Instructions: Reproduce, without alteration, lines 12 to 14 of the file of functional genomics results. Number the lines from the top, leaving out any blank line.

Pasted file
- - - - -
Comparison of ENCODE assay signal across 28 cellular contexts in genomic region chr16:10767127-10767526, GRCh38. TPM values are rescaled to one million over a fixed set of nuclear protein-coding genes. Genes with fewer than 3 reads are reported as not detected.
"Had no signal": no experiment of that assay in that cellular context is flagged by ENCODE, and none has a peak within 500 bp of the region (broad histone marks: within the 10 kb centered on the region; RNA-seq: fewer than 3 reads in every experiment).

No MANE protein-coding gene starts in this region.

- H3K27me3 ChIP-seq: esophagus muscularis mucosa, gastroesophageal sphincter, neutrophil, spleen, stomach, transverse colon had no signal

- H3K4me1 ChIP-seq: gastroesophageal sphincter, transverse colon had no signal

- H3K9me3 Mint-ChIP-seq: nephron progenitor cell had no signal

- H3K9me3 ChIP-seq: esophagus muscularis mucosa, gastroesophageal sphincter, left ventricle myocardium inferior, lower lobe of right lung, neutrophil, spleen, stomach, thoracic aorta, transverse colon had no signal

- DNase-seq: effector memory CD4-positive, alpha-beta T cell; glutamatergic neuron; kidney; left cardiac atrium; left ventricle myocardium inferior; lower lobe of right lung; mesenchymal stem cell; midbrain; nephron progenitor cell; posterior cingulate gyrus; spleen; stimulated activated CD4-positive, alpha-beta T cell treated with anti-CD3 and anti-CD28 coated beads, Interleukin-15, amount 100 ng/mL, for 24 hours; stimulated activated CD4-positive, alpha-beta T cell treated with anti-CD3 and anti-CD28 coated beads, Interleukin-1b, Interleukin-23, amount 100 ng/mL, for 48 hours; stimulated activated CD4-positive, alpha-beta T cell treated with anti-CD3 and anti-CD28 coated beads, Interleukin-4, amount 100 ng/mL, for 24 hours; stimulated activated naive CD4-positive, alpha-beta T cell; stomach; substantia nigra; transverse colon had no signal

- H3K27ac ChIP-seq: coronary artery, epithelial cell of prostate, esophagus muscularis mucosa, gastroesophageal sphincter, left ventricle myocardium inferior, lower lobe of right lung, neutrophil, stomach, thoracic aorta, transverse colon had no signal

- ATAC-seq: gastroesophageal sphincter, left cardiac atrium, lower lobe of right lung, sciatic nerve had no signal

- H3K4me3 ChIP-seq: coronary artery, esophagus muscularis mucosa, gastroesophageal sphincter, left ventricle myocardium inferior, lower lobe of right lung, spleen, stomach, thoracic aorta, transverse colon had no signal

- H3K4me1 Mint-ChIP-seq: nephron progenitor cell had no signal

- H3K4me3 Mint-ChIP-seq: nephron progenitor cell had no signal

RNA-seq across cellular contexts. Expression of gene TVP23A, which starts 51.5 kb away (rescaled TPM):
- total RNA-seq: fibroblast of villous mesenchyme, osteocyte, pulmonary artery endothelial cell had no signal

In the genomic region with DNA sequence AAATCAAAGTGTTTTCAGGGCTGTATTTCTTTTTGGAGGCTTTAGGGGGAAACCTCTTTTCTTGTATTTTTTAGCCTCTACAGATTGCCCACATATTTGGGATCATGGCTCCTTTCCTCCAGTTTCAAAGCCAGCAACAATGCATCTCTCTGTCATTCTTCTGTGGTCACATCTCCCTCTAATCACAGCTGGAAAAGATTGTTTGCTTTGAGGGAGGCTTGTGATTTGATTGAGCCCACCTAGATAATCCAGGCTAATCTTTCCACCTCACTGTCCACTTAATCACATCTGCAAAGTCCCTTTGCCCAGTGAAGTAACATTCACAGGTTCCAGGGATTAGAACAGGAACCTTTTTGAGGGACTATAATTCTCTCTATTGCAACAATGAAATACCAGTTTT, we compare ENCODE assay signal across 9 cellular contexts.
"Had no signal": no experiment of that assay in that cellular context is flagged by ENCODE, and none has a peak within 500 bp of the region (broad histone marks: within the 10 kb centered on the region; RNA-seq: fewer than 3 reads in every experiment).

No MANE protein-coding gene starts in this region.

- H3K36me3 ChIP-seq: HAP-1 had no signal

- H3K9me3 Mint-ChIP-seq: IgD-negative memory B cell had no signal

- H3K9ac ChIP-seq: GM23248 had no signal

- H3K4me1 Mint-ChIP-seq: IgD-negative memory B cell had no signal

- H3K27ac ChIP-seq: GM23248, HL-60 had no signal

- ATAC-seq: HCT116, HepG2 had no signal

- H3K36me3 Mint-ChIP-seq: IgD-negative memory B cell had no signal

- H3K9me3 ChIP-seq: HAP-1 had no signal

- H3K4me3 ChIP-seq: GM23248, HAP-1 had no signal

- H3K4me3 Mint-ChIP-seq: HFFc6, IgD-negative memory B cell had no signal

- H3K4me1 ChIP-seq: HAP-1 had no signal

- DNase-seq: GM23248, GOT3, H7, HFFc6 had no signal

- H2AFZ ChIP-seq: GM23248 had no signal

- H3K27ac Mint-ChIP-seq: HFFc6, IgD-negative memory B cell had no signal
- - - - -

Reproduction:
- H3K4me1 Mint-ChIP-seq: nephron progenitor cell had no signal

- H3K4me3 Mint-ChIP-seq: nephron progenitor cell had no signal

RNA-seq across cellular contexts. Expression of gene TVP23A, which starts 51.5 kb away (rescaled TPM):